Hello Pinboard Customers, From Linden Tibbets, the CEO of IFTTT

Here is the email I received from the CEO of IFTTT, in response to the whole Pinboard kerfuffle, a few minutes ago. It looks like they've done a little soul searching, and wanted to apologize:

Hello Pinboard Customers, 

We've made mistakes over the past few days both in communication and judgment. I'd like to apologize for those mistakes and attempt to explain our intentions. I also pledge to do everything we can to keep Pinboard on IFTTT.

IFTTT gives people confidence that the services they love will work together. There are more services in the world than IFTTT can possibly integrate and maintain alone. We are working on a developer platform that solves this by enabling service owners to build and maintain their integration for the benefit of their customers. 

The vast majority of Channels on IFTTT are now built on that developer platform by the services themselves. We made a mistake in asking Pinboard to migrate without fully explaining the benefits of our developer platform. It's our responsibility to prove that value before asking Pinboard to take ownership of their Channel. We hope to share more on the value of our platform soon.

I also want to address Pinboard’s concerns with our Developer Terms of Service. These terms were specific to our platform while in private beta and were intended to give us the flexibility to evolve our platform in close partnership with early developers. We’ve always planned to update and clarify those terms ahead of opening our platform and we are doing so now. We are specifically changing or removing areas around competing with IFTTT, patents, compatibility and content ownership. The language around content ownership is especially confusing, so I'd like to be very clear on this: as a user of IFTTT you own your content.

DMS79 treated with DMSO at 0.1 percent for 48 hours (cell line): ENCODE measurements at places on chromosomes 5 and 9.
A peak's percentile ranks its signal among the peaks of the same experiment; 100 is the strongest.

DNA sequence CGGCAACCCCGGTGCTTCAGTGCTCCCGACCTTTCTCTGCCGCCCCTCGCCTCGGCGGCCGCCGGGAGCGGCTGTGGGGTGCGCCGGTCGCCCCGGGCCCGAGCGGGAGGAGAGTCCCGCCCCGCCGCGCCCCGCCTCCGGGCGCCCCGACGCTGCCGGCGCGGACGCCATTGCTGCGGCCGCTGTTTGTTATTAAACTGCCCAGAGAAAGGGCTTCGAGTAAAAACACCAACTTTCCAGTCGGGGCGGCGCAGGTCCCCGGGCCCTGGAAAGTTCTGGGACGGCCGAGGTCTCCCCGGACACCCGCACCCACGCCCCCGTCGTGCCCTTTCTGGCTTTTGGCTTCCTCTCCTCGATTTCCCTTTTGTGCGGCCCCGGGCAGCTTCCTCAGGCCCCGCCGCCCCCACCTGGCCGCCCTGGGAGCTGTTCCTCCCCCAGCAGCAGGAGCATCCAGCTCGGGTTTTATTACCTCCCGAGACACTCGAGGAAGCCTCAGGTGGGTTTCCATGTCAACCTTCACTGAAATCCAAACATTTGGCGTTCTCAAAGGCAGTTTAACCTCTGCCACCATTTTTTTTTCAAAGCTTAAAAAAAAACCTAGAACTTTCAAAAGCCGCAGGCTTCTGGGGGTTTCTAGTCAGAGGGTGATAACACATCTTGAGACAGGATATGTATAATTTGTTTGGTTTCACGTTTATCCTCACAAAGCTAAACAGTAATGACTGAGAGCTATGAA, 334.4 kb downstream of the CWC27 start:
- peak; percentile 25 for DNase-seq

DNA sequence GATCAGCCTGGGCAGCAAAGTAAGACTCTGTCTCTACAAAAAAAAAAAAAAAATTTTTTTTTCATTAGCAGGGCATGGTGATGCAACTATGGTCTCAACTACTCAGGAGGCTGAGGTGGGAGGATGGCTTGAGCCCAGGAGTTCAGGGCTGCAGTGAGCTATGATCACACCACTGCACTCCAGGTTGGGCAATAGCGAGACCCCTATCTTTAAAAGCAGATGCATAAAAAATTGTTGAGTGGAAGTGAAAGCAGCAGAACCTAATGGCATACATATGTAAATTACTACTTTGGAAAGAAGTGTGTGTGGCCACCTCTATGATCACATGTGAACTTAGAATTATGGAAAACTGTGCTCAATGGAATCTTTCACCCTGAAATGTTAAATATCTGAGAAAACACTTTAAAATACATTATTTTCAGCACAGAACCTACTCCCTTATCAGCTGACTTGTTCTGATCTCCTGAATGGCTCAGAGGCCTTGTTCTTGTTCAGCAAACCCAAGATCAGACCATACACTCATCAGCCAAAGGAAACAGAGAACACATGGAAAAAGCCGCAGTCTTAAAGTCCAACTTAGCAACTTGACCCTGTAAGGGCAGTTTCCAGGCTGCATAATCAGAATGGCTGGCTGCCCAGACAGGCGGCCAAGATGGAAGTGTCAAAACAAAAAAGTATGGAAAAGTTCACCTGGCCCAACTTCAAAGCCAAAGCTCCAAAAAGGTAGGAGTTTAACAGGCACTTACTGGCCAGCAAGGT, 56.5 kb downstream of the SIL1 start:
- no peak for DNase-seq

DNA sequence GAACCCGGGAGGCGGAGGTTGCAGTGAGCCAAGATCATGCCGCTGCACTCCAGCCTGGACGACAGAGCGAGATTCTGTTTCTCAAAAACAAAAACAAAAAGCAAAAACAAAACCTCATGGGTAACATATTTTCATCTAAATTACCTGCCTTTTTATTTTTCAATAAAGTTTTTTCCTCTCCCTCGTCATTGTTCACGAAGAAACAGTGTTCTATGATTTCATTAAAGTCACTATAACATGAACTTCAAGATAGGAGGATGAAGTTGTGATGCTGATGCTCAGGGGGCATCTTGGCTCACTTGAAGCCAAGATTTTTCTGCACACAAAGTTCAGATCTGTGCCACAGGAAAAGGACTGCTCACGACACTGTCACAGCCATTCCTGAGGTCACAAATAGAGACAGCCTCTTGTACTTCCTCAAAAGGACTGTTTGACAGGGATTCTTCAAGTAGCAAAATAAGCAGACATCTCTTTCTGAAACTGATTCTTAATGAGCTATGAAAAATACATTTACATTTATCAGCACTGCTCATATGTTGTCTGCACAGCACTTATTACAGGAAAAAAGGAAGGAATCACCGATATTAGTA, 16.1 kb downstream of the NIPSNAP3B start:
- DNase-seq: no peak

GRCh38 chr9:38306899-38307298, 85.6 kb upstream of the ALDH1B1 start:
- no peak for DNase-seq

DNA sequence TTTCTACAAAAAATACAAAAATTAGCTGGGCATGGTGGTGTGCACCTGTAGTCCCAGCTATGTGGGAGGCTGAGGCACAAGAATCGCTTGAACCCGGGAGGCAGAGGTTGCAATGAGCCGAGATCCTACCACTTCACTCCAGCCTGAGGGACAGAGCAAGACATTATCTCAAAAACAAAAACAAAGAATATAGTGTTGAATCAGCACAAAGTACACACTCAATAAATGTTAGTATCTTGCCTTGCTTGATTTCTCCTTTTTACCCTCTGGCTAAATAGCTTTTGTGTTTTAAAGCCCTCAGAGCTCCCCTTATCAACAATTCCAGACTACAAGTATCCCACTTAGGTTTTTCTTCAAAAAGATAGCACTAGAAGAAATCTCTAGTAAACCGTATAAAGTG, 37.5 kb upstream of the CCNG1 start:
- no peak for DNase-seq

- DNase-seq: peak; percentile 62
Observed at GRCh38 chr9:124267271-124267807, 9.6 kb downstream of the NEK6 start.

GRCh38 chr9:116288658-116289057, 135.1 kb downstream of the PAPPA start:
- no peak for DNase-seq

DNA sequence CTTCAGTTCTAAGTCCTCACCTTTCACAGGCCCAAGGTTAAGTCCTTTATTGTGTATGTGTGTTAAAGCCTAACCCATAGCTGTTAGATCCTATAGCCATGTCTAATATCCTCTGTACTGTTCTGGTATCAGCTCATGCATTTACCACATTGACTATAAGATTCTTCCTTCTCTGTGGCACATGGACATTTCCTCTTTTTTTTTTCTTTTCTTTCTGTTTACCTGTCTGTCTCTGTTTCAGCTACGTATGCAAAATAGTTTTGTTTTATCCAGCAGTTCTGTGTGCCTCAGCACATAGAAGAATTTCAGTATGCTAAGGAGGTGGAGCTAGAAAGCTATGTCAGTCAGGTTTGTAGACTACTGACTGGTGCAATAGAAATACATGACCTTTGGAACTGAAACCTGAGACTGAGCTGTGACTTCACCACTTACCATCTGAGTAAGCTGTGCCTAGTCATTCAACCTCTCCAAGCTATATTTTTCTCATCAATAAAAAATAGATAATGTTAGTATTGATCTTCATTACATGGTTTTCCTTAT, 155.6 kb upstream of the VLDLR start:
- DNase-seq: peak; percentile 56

I truly appreciate all of your feedback, concerns and patience. Helping services work together is what IFTTT does. We respect and appreciate the open web. This very openness has been instrumental in enabling us to build IFTTT and we fully intend to pay it forward.

Linden Tibbets


I want to believe. I want to believe. However, when you build a company on top of public APIs, and you do not have a public API paying it forward, you do not have ANY transparency around your partner program, and there isn't even a pulic URL for me to reference as part of your apology --- I just can't believe. I'm sorry.

You have a great idea IFTTT. You ave captured the imagination of the average person when it came to what the API potential is. The problem is you don't have API in your DNA. You just don't understand how APIs can enable partnerships like you enjoyed with Pinboard at one point in time, and you took it for granted once you found success. I've seen many API driven companies make this same mistake. 

Without a public API, a transparent partner program, and a public communication strategy, you won't recover from this.